COLUMBUS - Ohio would shift ownership of private lakefront property from the ordinary high water mark of Lake Erie to whatever deeds say - and often that is the low water mark, a state lawmaker said yesterday.
State Rep. Tim Grendell (R., Chesterland) tomorrow plans to release a new version of his bill that many lakefront property owners have backed as a way to prevent the state from controlling property for which they pay taxes on.
“This new bill balances the constitutional rights of property owners with ongoing protection of coastal management and erosion control,” Mr. Grendell said.
But four former directors of the state Department of Natural Resources yesterday urged lawmakers to reject any bill that would “put our coastal resources at risk by giving those few Ohioans who own land directly on the lakeshore the ability to extend their holdings and into the lake itself. “
The letter was signed by former directors William Nye, Robert Teater, Joseph Sommer, and Frances Buchholzer.
“A small but vocal handful of coastal landowners - those fortunate to own some of the most desirable and costly real estate in Ohio - have opposed responsible management of the Lake Erie coast and are seeking this bill to extend their control over resources that are the heritage of all Ohioans,” wrote the four former ODNR directors, who worked for Democratic and Republican governors.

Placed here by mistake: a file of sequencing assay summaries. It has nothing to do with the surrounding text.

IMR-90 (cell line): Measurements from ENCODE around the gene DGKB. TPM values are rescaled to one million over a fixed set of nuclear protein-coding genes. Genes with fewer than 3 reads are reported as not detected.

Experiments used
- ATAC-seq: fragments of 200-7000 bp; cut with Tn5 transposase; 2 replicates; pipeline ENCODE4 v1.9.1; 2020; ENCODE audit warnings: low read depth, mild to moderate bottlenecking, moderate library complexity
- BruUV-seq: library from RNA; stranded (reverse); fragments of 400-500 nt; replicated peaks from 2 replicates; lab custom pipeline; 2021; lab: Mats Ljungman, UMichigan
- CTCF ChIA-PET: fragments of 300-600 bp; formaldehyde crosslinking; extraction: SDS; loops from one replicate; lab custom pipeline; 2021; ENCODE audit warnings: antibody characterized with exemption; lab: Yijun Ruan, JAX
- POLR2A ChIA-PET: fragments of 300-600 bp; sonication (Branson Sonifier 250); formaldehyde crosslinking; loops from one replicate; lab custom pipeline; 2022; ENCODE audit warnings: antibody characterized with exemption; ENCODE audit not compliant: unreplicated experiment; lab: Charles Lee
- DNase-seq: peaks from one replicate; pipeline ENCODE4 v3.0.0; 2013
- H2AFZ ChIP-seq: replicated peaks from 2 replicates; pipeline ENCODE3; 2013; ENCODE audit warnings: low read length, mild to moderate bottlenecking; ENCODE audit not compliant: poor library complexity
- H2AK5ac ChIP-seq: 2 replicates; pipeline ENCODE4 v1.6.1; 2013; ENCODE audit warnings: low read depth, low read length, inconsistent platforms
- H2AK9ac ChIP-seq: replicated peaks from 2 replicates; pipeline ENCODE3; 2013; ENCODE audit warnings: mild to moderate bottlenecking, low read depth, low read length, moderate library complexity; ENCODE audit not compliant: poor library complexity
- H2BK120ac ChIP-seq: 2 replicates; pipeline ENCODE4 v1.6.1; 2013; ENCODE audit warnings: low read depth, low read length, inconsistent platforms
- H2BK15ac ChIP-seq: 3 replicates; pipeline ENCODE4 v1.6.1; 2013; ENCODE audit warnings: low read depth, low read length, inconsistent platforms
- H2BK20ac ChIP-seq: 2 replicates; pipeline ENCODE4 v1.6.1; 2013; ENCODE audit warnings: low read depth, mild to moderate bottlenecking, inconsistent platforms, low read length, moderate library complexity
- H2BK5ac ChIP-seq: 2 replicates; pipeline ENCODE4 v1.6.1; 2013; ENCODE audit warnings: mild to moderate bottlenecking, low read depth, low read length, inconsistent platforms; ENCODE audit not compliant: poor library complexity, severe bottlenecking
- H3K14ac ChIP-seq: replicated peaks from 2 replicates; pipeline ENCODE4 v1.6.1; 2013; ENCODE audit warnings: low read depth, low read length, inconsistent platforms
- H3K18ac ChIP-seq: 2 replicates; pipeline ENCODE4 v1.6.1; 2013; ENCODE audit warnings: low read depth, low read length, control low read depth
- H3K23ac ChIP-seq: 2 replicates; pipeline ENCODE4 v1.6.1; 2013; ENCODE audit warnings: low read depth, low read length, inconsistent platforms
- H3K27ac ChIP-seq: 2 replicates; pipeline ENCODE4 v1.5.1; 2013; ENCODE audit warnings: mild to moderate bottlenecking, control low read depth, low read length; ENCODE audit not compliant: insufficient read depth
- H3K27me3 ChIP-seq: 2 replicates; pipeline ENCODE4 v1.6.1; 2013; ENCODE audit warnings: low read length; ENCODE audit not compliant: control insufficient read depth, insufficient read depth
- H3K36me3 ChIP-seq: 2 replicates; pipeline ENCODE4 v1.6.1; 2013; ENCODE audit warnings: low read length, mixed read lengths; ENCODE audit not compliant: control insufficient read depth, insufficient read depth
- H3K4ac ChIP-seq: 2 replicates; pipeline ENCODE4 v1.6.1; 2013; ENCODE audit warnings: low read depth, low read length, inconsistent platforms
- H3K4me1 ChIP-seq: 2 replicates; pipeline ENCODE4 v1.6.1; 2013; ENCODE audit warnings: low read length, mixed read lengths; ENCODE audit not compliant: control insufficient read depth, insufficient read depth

Several lakefront property owners have told legislators that their deeds say their property ends at the low water mark, not the ordinary high water mark. Those are surveying points set by the U.S. Army Corps of Engineers for all of the Great Lakes.
The ordinary high water mark is the boundary between Lake Erie s Public Trust lands and shorefront property. State officials say the Public Trust doctrine allows the state to regulate Lake Erie waters from the boundary with Canada to the point where the ordinary high water mark intersects with the natural shoreline.
Mr. Grendell said the new version of his bill also would eliminate a program in which the state leases back often-submerged property to private landowners for 50 years.
Instead, property owners would pay a one-time fee for a permit to erect erosion-control walls or build or replace docks below the ordinary high water mark. The amounts have not been determined for residential and business property owners.
“We are not rewriting people s deeds. It s based on whether it says it is to the high water mark, low water mark, or somewhere in between,” Mr. Grendell said.
But conservationists said the bill would further restrict access to the lake for swimming, boating, fishing, and wading. Mr. Nye, who served as ODNR director from 1971 to 1975, cited a 1945 Ohio Supreme Court decision that said upland land owners have no title beyond the natural shoreline and they have only the right of access and wharfing out to navigable water.
The state Department of Natural Resources has taken part in closed-door meetings over the new version of Mr. Grendell s bill. The department, however, won t take a position on it until officials can analyze the bill, an aide to DNR Director Sam Speck said.
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